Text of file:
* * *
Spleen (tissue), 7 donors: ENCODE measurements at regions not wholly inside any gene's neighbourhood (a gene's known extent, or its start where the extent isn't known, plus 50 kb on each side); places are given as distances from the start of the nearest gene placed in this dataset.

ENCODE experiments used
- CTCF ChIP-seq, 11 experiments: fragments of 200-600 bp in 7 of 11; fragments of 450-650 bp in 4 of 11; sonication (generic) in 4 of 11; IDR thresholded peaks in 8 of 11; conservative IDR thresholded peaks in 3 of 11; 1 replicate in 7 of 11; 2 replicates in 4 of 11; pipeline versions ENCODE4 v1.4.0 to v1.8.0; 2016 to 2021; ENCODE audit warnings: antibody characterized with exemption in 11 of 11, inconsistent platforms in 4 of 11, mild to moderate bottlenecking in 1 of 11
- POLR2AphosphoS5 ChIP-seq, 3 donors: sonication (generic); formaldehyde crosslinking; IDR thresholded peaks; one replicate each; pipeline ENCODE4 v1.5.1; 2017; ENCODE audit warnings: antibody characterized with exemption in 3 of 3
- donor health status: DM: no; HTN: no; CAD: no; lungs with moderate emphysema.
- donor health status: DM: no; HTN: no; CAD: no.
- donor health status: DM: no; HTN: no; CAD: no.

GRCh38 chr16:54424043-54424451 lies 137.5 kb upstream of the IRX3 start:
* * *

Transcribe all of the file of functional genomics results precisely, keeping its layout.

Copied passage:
Spleen (tissue), 7 donors: ENCODE measurements at regions not wholly inside any gene's neighbourhood (a gene's known extent, or its start where the extent isn't known, plus 50 kb on each side); places are given as distances from the start of the nearest gene placed in this dataset.

ENCODE experiments used
- CTCF ChIP-seq, 11 experiments: fragments of 200-600 bp in 7 of 11; fragments of 450-650 bp in 4 of 11; sonication (generic) in 4 of 11; IDR thresholded peaks in 8 of 11; conservative IDR thresholded peaks in 3 of 11; 1 replicate in 7 of 11; 2 replicates in 4 of 11; pipeline versions ENCODE4 v1.4.0 to v1.8.0; 2016 to 2021; ENCODE audit warnings: antibody characterized with exemption in 11 of 11, inconsistent platforms in 4 of 11, mild to moderate bottlenecking in 1 of 11
- POLR2AphosphoS5 ChIP-seq, 3 donors: sonication (generic); formaldehyde crosslinking; IDR thresholded peaks; one replicate each; pipeline ENCODE4 v1.5.1; 2017; ENCODE audit warnings: antibody characterized with exemption in 3 of 3
- donor health status: DM: no; HTN: no; CAD: no; lungs with moderate emphysema.
- donor health status: DM: no; HTN: no; CAD: no.
- donor health status: DM: no; HTN: no; CAD: no.

GRCh38 chr16:54424043-54424451 lies 137.5 kb upstream of the IRX3 start: